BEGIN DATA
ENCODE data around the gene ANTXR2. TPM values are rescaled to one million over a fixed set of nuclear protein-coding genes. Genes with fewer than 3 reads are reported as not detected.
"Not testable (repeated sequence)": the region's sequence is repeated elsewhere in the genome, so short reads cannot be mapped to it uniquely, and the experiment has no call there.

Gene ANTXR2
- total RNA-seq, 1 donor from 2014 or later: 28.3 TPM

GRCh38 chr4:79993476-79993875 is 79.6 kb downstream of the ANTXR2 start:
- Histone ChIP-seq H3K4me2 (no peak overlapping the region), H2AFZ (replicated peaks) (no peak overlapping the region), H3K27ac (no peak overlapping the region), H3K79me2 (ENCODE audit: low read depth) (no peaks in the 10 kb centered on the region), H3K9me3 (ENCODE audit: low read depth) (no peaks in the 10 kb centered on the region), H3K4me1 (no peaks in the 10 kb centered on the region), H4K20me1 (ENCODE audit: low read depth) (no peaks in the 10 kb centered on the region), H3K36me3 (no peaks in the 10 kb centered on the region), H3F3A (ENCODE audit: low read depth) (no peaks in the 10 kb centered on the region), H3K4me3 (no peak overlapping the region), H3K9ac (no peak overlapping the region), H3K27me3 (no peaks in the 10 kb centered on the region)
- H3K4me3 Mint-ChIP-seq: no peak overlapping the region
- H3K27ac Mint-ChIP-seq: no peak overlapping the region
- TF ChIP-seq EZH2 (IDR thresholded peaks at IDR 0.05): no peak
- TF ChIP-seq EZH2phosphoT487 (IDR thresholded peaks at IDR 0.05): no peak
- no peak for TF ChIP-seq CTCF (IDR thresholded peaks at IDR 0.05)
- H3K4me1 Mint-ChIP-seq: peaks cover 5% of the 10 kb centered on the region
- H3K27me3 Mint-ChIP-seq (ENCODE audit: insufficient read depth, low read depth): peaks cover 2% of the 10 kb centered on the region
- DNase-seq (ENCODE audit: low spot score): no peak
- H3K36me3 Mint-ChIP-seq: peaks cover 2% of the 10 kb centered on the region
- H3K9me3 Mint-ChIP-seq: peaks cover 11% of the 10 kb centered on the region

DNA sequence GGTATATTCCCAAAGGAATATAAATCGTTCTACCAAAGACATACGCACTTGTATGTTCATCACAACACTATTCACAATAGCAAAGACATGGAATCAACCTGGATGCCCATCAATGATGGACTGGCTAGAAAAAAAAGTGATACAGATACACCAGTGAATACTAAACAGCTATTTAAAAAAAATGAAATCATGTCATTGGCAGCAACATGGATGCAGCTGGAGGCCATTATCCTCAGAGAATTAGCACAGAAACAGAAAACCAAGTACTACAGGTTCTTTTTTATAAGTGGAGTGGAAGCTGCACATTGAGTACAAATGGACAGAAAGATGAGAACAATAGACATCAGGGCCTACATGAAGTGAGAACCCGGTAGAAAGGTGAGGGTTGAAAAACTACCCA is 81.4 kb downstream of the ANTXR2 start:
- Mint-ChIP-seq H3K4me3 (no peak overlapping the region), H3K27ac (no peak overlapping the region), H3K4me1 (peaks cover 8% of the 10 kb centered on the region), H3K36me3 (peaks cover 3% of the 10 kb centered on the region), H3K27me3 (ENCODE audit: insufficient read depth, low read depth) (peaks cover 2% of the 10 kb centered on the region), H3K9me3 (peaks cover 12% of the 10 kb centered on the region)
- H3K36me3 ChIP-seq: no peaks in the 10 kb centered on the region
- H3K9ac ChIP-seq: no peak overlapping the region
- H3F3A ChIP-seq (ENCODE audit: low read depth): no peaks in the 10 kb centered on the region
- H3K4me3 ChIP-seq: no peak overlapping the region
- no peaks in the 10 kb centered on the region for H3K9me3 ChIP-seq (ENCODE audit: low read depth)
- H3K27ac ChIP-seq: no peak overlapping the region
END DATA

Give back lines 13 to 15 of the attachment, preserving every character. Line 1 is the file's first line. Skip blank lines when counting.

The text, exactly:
- H3K27me3 Mint-ChIP-seq (ENCODE audit: insufficient read depth, low read depth): peaks cover 2% of the 10 kb centered on the region
- DNase-seq (ENCODE audit: low spot score): no peak
- H3K36me3 Mint-ChIP-seq: peaks cover 2% of the 10 kb centered on the region